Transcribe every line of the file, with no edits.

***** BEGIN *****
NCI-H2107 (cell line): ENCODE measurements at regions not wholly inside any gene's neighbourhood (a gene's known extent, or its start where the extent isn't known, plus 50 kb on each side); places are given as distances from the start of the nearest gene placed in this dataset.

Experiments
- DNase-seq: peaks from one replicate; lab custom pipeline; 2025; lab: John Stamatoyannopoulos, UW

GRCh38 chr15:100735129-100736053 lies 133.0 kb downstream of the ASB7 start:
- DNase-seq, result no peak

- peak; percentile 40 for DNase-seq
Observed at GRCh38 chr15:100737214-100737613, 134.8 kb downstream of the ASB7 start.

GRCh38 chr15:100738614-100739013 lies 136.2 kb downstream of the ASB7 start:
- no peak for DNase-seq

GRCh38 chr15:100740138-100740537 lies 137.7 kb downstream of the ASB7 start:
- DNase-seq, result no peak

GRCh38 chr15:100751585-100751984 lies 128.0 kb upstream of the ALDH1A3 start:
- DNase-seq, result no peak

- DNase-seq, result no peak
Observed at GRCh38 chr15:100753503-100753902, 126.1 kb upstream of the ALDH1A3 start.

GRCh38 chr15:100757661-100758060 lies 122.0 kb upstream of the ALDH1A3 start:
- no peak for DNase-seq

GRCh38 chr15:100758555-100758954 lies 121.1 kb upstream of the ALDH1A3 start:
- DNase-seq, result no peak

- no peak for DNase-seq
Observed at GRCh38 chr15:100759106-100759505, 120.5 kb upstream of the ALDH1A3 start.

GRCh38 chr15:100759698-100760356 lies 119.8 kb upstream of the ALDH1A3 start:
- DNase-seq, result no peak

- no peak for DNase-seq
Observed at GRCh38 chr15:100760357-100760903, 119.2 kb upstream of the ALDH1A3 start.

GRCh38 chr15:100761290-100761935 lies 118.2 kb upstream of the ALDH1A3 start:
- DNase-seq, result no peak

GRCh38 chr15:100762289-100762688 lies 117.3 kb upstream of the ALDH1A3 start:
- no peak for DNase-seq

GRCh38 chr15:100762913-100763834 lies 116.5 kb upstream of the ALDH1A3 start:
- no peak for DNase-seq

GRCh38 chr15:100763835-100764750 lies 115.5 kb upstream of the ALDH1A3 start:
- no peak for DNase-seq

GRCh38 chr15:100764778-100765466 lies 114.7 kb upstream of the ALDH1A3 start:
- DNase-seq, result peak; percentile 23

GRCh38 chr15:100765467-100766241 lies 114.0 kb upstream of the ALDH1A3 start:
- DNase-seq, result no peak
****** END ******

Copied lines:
NCI-H2107 (cell line): ENCODE measurements at regions not wholly inside any gene's neighbourhood (a gene's known extent, or its start where the extent isn't known, plus 50 kb on each side); places are given as distances from the start of the nearest gene placed in this dataset.

Experiments
- DNase-seq: peaks from one replicate; lab custom pipeline; 2025; lab: John Stamatoyannopoulos, UW

GRCh38 chr15:100735129-100736053 lies 133.0 kb downstream of the ASB7 start:
- DNase-seq, result no peak

- peak; percentile 40 for DNase-seq
Observed at GRCh38 chr15:100737214-100737613, 134.8 kb downstream of the ASB7 start.

GRCh38 chr15:100738614-100739013 lies 136.2 kb downstream of the ASB7 start:
- no peak for DNase-seq

GRCh38 chr15:100740138-100740537 lies 137.7 kb downstream of the ASB7 start:
- DNase-seq, result no peak

GRCh38 chr15:100751585-100751984 lies 128.0 kb upstream of the ALDH1A3 start:
- DNase-seq, result no peak

- DNase-seq, result no peak
Observed at GRCh38 chr15:100753503-100753902, 126.1 kb upstream of the ALDH1A3 start.

GRCh38 chr15:100757661-100758060 lies 122.0 kb upstream of the ALDH1A3 start:
- no peak for DNase-seq

GRCh38 chr15:100758555-100758954 lies 121.1 kb upstream of the ALDH1A3 start:
- DNase-seq, result no peak

- no peak for DNase-seq
Observed at GRCh38 chr15:100759106-100759505, 120.5 kb upstream of the ALDH1A3 start.

GRCh38 chr15:100759698-100760356 lies 119.8 kb upstream of the ALDH1A3 start:
- DNase-seq, result no peak

- no peak for DNase-seq
Observed at GRCh38 chr15:100760357-100760903, 119.2 kb upstream of the ALDH1A3 start.

GRCh38 chr15:100761290-100761935 lies 118.2 kb upstream of the ALDH1A3 start:
- DNase-seq, result no peak

GRCh38 chr15:100762289-100762688 lies 117.3 kb upstream of the ALDH1A3 start:
- no peak for DNase-seq

GRCh38 chr15:100762913-100763834 lies 116.5 kb upstream of the ALDH1A3 start:
- no peak for DNase-seq

GRCh38 chr15:100763835-100764750 lies 115.5 kb upstream of the ALDH1A3 start:
- no peak for DNase-seq

GRCh38 chr15:100764778-100765466 lies 114.7 kb upstream of the ALDH1A3 start:
- DNase-seq, result peak; percentile 23

GRCh38 chr15:100765467-100766241 lies 114.0 kb upstream of the ALDH1A3 start:
- DNase-seq, result no peak